Energy-saving windows, shades mean you don't have to shiver to enjoy the view


October 27, 1991|By Rose Bennett Gilbert | Rose Bennett Gilbert,Copley News Service

Q: Do I have to use curtains on the windows? We have a lovely view of the woods and a mountain beyond, and I'd rather throw an extra log on the fire (it does get breezy in the living room in dead winter) and keep the view open.

Now even my brother-in-law has asked when I'm going to "finish decorating" -- by which he means hang curtains. What do you think?

A: What with all of us getting back to nature in the '90s, undressed windows are very much in vogue -- and a great relief, to my eye at least, from the overwrought Victorianesque layers we began seeing in the '80s.

By all means save your view. Designer Aaron Donner, for one, voted with you when he planned his own pondside home on the East Coast.

As you can see in the photo we show here, Mr. Donner left his panes plain, framing them with simple decorative moldings that play back to the trimmings on the pair of armoires that dominate the end wall of the living room (which he designed for Hickory Furniture).

If you're shivering for the sake of your naked windows, however, you may consider one of several energywise window ideas:

*The most logical: additional storm windows made in Low-E glass. The "E" stands for "emission" -- that is, how much interior heat is lost to the outside.

Low-E glass works in reverse during the hot summer months, keeping your air conditioner from overexerting itself, so what you invest in new windows will actually pay off in the long run.

*Roller shades. Mounted with the roller reversed, they present an unobtrusive side to the room when they're raised; lowered at night when there's nothing to see anyway, shades fit close to the glass and cut energy loss dramatically.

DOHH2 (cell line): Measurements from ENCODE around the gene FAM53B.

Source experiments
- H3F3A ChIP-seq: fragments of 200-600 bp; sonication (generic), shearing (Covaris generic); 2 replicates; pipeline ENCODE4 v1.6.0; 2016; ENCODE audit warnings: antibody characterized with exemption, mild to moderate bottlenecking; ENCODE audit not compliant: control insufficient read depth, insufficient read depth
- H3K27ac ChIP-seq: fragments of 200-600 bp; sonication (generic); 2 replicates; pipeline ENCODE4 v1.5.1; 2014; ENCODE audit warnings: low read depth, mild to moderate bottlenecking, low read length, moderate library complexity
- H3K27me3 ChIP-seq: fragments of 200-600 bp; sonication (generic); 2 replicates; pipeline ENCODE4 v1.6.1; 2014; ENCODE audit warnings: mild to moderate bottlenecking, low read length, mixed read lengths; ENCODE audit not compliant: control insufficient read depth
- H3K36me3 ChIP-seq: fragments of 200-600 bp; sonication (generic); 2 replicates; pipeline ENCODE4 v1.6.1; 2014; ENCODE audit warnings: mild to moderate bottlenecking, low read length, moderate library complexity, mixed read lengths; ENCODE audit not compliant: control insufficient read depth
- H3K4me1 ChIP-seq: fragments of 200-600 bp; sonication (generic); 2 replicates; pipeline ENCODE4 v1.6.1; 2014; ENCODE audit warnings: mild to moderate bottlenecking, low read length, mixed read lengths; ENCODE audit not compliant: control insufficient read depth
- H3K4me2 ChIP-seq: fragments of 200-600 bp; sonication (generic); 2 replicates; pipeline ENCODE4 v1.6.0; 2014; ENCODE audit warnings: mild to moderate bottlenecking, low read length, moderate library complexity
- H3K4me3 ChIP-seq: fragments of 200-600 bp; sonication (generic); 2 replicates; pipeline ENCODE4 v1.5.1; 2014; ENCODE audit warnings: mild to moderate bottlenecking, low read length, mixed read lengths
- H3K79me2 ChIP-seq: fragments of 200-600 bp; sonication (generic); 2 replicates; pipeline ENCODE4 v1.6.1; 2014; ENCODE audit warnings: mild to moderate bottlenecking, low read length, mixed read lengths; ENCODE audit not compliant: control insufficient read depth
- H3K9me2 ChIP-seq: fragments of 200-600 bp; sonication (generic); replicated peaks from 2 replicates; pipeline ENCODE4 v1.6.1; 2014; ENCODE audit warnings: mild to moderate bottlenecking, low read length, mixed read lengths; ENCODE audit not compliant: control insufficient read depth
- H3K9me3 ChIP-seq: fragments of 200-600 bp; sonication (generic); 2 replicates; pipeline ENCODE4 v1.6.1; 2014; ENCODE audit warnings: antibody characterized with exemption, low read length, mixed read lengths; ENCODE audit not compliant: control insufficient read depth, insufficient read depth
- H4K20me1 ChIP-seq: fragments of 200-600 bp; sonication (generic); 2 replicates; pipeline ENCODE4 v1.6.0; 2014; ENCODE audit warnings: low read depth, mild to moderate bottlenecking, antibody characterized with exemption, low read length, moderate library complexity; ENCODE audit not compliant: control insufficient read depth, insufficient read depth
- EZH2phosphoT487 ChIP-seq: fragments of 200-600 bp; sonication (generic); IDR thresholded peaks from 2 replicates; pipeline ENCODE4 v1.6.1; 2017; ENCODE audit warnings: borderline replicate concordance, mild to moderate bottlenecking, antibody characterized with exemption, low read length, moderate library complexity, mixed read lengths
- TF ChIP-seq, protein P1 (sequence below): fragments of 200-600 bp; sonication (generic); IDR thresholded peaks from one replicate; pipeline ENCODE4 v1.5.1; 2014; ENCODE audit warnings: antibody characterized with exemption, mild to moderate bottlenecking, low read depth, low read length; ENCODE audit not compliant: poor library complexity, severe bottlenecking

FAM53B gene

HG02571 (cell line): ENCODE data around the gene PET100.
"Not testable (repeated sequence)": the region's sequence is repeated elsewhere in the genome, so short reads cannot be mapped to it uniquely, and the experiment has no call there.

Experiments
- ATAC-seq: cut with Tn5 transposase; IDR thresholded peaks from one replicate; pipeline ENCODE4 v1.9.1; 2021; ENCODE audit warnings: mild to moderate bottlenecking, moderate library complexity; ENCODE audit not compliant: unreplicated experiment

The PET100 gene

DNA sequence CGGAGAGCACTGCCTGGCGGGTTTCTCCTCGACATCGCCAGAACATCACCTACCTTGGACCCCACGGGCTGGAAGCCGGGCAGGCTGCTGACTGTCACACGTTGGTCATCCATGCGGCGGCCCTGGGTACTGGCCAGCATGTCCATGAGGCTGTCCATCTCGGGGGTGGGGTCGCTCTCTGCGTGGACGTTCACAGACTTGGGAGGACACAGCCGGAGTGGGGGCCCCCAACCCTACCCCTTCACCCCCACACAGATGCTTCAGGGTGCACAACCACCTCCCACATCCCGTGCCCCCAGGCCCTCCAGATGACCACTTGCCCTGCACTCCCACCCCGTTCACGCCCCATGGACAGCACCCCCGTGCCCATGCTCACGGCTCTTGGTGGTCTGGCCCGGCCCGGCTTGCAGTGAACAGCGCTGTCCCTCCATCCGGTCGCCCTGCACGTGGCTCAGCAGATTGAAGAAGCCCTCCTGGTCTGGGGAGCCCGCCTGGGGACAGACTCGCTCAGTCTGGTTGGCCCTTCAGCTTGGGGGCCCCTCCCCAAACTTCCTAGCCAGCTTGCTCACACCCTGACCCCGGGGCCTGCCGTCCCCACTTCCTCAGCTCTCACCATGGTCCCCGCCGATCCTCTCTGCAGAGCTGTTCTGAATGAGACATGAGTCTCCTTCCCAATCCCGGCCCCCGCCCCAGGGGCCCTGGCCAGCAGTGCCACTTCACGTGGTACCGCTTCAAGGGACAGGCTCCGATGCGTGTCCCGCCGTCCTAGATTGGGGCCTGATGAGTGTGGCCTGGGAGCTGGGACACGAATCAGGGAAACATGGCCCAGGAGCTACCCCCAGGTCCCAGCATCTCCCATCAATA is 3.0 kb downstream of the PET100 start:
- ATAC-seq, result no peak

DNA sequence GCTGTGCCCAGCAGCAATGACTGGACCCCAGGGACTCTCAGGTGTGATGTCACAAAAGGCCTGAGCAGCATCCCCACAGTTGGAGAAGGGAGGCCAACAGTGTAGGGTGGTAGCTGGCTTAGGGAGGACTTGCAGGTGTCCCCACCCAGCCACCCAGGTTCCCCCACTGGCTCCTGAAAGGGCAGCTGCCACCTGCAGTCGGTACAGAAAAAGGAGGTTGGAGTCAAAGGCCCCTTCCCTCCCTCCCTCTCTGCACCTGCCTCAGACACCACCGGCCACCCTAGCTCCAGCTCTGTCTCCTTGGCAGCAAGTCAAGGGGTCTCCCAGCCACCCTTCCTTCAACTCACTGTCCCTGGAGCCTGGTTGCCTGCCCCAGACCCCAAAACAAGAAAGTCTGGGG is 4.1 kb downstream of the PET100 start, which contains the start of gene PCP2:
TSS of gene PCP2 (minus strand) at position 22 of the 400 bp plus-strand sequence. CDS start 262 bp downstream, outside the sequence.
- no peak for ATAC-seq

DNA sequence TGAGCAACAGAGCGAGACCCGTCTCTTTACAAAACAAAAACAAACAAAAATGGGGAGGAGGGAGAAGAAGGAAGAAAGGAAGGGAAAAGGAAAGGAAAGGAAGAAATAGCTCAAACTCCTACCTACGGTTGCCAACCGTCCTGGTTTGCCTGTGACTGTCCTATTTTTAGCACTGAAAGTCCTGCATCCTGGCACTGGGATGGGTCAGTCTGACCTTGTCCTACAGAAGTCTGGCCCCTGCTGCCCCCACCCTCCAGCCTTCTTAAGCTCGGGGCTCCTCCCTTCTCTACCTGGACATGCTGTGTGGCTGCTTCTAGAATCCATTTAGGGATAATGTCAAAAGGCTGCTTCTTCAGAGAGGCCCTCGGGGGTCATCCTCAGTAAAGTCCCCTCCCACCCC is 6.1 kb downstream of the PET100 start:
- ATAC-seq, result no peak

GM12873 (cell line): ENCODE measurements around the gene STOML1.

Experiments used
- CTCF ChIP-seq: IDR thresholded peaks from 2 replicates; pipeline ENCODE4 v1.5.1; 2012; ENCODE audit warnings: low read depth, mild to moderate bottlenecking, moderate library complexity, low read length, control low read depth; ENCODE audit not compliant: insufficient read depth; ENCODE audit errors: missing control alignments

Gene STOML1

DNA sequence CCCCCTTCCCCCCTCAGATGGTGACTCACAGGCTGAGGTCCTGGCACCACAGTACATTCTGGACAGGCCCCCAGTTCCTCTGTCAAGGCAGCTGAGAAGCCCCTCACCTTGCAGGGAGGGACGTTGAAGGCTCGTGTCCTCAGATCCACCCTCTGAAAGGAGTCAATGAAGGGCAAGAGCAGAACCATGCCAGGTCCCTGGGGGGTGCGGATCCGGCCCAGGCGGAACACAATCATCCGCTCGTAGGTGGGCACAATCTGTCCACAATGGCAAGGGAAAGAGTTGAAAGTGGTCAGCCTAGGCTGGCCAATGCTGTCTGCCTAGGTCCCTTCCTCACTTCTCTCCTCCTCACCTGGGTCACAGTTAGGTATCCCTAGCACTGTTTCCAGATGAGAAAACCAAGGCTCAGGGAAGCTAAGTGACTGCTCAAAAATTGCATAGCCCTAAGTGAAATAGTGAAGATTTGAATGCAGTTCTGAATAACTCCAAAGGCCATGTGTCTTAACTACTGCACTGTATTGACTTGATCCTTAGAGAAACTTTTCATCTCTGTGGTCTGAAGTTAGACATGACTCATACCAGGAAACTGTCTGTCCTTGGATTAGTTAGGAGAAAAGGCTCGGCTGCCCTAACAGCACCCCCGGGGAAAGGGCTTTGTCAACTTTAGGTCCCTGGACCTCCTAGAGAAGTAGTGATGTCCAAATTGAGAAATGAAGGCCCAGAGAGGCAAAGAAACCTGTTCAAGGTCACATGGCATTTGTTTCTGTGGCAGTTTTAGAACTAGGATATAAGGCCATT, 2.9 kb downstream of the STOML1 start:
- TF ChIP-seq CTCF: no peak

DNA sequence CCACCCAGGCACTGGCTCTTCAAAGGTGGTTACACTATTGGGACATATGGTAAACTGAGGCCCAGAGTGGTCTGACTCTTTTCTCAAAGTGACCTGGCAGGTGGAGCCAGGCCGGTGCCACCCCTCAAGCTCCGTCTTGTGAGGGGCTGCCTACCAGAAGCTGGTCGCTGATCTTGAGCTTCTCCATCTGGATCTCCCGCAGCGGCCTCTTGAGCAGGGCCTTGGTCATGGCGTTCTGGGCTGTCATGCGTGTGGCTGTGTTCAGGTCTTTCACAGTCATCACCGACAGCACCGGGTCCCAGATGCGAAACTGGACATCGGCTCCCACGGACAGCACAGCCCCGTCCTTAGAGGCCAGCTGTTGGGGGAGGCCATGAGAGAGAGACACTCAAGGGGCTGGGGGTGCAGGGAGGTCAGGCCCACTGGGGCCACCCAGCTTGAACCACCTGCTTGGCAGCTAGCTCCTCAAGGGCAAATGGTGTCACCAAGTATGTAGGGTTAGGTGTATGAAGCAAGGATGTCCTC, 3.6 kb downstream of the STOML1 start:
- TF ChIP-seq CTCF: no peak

Either solution should let you have your view and heat it, too -- not to mention silencing your brother-in-law.

Q: I have found a wonderful little child's chair made out of twigs. It's about 40 years old, according to the antique store where I bought it, but that's all the owner could tell me. I'd love to know more about this kind of furniture -- maybe even build some full-size chairs. What can you tell me?

A: Have I got an answer for you! You've found a piece of rustic Americana. Stick furniture, as it's sometimes called, is, ahem, rooted in the 19th century, when it was made for both humble cabins and grand mountain retreats in places like the Adirondack Mountains of New York.

You'll find it still going strong today in U.S. national parks -- at Yellowstone Lodge, for example, and the lodge at Mount Hood -- and in ordinary homes, where rustic furniture is enjoying a renaissance.

As for making it yourself, mark your calendar for March 1992. That's when New York craftsman Daniel Mack's book "Making Rustic Furniture" will be published (by Sterling/Lark, New York).

Not only does Mr. Mack -- now the king of the woodsmen in interior design circles -- recount the history of rustic furniture and his own odyssey with it, he shares step-by-step how-tos on making your own. Buy the book; you'll be barking up the right tree.

Rose Bennett Gilbert is the author of five books on interior design, associate editor of Country Decorating and a contributing writer to other publications in the field. Send questions to Inside Advice, Maryland Living, The Sun, Baltimore, Md. 21278.

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